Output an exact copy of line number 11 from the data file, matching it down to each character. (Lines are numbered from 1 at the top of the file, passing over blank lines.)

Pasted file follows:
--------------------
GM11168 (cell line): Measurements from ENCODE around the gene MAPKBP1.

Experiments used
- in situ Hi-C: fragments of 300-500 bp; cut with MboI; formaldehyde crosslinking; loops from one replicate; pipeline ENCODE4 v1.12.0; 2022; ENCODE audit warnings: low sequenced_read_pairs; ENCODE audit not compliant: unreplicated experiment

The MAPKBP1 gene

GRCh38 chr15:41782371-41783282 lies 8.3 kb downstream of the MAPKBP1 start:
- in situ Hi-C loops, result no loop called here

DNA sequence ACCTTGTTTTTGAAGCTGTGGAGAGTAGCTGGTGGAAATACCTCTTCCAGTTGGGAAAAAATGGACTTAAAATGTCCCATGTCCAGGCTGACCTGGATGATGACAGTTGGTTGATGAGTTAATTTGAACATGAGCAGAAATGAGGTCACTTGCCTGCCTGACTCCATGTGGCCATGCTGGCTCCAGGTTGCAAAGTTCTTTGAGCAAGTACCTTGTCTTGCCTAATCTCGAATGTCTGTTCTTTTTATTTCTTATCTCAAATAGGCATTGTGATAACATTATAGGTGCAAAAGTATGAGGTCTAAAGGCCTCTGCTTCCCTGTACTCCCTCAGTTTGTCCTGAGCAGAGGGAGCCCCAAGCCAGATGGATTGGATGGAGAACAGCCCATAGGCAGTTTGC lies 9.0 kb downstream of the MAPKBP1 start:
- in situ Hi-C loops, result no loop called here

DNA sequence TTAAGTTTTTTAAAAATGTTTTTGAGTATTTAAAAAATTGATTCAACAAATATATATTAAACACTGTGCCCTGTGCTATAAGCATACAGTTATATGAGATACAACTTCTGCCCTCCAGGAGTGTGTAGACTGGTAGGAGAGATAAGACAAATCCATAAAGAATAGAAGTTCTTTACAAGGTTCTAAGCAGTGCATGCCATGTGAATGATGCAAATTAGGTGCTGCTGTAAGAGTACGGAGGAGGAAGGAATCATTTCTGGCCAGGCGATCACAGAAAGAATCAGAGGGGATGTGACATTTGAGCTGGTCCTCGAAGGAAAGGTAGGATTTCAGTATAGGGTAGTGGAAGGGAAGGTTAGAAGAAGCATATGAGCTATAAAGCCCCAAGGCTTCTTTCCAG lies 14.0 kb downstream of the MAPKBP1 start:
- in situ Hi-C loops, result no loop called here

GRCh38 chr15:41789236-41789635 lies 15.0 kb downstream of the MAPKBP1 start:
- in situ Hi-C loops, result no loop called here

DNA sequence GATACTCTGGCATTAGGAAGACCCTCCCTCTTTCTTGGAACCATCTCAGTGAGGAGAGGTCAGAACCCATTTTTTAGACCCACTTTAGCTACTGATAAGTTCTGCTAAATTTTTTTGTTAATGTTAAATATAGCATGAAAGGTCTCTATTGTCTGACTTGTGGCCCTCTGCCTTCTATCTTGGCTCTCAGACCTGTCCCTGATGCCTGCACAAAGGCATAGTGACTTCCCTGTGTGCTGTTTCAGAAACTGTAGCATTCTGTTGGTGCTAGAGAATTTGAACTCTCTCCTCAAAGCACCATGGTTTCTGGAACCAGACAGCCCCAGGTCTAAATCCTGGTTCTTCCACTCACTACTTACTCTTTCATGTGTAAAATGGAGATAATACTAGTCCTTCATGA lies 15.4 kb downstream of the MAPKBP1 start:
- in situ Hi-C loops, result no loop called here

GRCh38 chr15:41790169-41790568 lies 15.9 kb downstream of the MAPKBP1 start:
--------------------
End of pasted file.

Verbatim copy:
GRCh38 chr15:41789236-41789635 lies 15.0 kb downstream of the MAPKBP1 start: